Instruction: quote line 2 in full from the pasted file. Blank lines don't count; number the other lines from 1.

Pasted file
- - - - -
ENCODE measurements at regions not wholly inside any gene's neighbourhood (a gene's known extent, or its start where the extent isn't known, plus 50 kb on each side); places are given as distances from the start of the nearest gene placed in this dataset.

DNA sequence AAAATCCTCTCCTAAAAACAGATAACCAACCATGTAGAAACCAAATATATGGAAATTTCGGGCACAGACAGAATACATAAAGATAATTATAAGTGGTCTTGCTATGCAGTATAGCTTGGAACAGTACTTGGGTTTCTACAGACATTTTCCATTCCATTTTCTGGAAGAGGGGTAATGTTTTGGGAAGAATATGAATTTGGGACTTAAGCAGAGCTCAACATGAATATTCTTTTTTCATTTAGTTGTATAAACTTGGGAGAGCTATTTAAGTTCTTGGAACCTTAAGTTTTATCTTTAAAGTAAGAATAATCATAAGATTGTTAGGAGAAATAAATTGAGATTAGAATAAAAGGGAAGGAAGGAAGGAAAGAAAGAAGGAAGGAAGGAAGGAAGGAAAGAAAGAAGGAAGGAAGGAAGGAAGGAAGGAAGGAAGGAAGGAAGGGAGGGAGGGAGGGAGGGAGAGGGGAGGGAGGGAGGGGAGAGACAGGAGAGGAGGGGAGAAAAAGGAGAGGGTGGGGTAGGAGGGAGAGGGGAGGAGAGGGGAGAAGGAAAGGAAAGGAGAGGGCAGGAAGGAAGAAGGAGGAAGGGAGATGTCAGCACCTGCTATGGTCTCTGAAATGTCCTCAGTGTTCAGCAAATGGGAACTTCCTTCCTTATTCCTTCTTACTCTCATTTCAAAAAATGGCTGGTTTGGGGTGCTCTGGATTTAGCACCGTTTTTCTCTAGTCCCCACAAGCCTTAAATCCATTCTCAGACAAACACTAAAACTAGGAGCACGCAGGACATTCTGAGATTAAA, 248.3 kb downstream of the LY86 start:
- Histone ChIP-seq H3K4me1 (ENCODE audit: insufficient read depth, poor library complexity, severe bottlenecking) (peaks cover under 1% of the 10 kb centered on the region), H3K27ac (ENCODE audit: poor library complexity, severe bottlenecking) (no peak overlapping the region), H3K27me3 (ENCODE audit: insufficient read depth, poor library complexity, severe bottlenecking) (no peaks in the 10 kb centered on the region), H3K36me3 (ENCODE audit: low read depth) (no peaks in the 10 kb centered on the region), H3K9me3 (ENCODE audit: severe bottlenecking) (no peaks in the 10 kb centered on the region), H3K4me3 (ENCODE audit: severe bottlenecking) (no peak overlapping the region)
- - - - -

DNA sequence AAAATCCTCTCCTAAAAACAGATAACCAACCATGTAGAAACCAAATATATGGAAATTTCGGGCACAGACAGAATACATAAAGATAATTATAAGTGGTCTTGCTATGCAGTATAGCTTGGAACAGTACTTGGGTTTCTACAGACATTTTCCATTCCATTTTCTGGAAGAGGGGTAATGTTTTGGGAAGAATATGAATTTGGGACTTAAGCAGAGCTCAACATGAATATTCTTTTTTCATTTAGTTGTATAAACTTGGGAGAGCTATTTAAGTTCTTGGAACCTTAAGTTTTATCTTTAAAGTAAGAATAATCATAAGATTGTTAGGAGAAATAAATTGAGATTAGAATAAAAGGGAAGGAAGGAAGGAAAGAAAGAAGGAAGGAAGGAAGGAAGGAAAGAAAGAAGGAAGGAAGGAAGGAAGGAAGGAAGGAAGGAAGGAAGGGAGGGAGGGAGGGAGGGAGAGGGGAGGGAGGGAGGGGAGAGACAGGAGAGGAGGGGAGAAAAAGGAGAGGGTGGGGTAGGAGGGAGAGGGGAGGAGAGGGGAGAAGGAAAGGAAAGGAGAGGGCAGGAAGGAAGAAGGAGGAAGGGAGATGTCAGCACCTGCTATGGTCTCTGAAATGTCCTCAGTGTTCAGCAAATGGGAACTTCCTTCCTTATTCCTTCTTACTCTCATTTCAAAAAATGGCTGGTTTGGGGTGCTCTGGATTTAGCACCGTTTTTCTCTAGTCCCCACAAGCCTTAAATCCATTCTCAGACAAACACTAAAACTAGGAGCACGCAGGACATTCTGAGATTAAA, 248.3 kb downstream of the LY86 start: